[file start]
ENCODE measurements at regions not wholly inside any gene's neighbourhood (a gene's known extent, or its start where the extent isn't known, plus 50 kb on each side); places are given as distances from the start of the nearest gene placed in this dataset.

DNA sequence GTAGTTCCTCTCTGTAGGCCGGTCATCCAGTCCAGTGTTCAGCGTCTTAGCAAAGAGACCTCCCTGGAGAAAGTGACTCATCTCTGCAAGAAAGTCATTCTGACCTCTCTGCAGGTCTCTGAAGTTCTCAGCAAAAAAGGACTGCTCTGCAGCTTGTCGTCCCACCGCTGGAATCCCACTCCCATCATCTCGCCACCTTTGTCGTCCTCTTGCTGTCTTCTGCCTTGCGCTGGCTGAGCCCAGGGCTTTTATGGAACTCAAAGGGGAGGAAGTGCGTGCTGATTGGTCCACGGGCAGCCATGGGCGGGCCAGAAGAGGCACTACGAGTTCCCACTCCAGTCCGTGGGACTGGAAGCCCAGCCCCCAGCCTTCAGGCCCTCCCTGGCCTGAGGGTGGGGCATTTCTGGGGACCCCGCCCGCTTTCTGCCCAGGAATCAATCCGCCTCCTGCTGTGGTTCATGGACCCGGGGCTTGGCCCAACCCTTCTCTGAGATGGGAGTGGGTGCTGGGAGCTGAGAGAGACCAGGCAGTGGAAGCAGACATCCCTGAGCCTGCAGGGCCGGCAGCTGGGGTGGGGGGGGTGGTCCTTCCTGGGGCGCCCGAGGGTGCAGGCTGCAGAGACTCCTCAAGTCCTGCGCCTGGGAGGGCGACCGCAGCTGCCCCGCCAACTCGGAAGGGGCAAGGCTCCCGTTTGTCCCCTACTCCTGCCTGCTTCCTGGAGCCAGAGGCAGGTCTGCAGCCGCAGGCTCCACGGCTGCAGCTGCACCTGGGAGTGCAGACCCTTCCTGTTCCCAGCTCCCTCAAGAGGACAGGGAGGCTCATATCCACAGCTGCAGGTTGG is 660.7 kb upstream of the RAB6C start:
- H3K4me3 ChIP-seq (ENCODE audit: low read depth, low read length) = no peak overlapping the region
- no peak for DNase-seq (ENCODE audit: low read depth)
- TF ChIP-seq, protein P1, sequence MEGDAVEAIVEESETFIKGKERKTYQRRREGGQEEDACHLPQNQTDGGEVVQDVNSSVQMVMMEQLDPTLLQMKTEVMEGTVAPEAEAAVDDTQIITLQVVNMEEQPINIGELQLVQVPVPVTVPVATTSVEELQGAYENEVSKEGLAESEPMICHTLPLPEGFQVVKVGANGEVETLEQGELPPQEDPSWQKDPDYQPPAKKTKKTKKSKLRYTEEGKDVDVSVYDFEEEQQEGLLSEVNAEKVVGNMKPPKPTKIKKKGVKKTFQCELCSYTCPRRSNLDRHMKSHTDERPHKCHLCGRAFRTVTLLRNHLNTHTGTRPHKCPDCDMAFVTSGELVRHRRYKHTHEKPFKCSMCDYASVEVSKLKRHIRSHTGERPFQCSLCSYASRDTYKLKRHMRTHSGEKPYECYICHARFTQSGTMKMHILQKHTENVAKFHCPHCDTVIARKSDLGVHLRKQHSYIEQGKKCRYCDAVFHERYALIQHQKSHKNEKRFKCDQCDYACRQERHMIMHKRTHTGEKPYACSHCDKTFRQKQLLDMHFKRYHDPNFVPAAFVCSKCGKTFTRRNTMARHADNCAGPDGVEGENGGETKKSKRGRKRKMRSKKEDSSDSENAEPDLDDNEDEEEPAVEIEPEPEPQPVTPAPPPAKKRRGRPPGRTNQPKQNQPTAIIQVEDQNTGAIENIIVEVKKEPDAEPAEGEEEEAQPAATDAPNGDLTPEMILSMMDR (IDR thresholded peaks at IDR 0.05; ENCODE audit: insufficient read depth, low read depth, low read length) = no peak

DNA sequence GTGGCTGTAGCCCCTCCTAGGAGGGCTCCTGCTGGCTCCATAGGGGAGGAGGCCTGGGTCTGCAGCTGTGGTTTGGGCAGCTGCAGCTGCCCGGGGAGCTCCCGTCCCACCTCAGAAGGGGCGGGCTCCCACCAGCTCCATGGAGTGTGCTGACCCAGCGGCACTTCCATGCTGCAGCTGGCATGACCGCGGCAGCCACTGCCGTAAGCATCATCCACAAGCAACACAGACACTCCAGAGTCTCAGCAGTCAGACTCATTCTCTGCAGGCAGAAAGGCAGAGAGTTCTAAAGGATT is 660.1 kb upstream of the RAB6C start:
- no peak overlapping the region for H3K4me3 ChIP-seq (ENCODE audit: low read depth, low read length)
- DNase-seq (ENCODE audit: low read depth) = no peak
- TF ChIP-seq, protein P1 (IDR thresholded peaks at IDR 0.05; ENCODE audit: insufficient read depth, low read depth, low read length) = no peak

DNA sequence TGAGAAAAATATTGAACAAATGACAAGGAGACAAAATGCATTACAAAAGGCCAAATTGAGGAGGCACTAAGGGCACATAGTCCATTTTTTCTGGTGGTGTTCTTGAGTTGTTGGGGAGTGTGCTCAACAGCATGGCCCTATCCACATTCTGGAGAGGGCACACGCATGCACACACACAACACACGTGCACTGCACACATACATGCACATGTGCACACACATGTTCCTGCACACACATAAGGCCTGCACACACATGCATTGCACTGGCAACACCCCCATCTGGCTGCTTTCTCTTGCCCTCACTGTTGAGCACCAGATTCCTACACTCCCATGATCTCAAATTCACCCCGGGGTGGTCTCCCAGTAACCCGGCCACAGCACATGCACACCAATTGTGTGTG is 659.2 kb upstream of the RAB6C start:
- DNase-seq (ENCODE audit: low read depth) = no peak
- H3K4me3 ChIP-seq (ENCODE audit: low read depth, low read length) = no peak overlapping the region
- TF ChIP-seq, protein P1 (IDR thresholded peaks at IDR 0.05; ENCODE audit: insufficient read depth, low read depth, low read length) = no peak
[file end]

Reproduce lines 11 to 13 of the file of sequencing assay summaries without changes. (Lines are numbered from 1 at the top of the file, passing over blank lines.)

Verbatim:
- DNase-seq (ENCODE audit: low read depth) = no peak
- H3K4me3 ChIP-seq (ENCODE audit: low read depth, low read length) = no peak overlapping the region
- TF ChIP-seq, protein P1 (IDR thresholded peaks at IDR 0.05; ENCODE audit: insufficient read depth, low read depth, low read length) = no peak